Bring Me The Horizon – Sempiternal

    Bring Me The Horizon Sempiternal Album Artwork

    British scream mongers Bring Me The Horizon are like Marmite. You either love them or you can’t stand them and want to smash Oli Sykes’ head in. Its fair to say the band have been involved in their share of controversy since they burst onto the scene in 2006. Surely by now everyone has heard the stories. It can’t have been easy for them; they’ve taken plenty of slagging on the internet, and even to their faces during their many performance on stage.

    It is, therefore, with some trepidation that I pick up the band’s third album Sempiternal. However, thankfully, this album is a great big “FUCK YOU” to all the haters and non believers. You know that feeling when you get a new album, you listen to it, and immediately want to press play again? This is what I felt when I played through Sempiternal.

    The influence of new keyboardist Jordan Fish  is apparent in the opening track, Can You Feel My Heart. Featuring an electric and eccentric mix of heavy and clean vocals, it’s an unusual take on the intro track that are becoming increasingly familiar with. It’s a positive improvement the band needed to make in order to grow, and mature, their sound. Sleepwalking is the radio-friendly song, with catchy riffs  and an excellent breakdown. First single, Shadow Moses, is the least inventive track on the record. The gang vocals are an example of experimentation done well. It was perhaps not the best choice for the first single, but it still does the job. Ollie Sykes’ raspy, throaty snarls may scare the crap out of some people, but there’s no denying that this is a powerful and enjoyable track. Somehow it simultaneously manages to frighten the shit out of you and make you sit back in awe.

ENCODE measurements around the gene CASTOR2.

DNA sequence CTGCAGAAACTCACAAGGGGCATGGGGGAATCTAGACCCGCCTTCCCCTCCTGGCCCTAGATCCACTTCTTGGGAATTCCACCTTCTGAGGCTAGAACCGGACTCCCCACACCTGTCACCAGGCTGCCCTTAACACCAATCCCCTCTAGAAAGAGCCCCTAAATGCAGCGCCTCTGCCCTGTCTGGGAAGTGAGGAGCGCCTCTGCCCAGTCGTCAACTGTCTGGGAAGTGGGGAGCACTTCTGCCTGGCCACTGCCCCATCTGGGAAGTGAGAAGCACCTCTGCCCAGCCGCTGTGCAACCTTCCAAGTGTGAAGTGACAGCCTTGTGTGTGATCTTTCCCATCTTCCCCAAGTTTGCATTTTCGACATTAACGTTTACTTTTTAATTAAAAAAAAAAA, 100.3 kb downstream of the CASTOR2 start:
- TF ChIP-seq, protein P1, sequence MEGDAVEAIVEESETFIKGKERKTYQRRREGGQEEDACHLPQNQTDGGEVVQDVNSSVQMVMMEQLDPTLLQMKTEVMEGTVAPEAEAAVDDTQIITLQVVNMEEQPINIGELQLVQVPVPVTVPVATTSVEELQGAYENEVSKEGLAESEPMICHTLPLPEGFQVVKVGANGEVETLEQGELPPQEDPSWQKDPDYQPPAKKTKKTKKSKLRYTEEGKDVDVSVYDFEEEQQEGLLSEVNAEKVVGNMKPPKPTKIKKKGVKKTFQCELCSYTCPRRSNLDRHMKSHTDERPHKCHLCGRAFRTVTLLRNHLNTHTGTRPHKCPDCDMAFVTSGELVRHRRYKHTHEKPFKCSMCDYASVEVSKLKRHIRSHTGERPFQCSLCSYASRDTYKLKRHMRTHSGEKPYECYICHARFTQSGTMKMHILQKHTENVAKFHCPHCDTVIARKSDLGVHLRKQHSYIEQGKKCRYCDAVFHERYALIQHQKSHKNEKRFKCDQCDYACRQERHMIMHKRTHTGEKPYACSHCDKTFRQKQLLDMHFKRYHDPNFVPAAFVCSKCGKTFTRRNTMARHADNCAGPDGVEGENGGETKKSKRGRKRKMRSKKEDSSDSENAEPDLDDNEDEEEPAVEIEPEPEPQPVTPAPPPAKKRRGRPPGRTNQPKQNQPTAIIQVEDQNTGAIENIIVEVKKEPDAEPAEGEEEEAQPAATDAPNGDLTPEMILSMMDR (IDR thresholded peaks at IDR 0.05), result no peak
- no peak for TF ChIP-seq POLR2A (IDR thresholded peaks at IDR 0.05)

Antivist, Crooked Young and Hospital For Souls could hardly be more different from one another. Antivist is a track full of pure hate, Crooked Young is marvelously erratic, whilst on Hospital For Souls Sykes even adds in some soft, soulful crooning. The surprising thing is that he does it wonderfully. Although he may not have the widest range, Sykes vocals are eerie and chilling to the core. However even with wonderful vocals, metalcore must layer them to thicken them to a strong consistency. The House Of Wolves does this, but it is perfectly balanced with a calmer chorus, yet it still manages to assault us with a blast of pure metal mayhem. And The Snakes Start To Sing is a metalcore ballad of sorts. Bring Me The Horizon definitely wanted to rearrange their image and prove they possess more talent than simple breakdowns and non-dimensional screams.

    This is an album that has greatly boosted opinion of Bring Me The Horizon. Treading the line between their roots and commercial appeal in the hopes of bringing the genre into the mainstream, something we should all support. Gone are the scene-core kids that fit right into the trendy metal genre, today’s Bring Me The Horizon have expanded their scope, drives, and songwriting skills and produced an album which is nothing short of divine.

    Sempiternal is out now on RCA Records. You can follow Bring Me The Horizon on Twitter at @bmthofficial.

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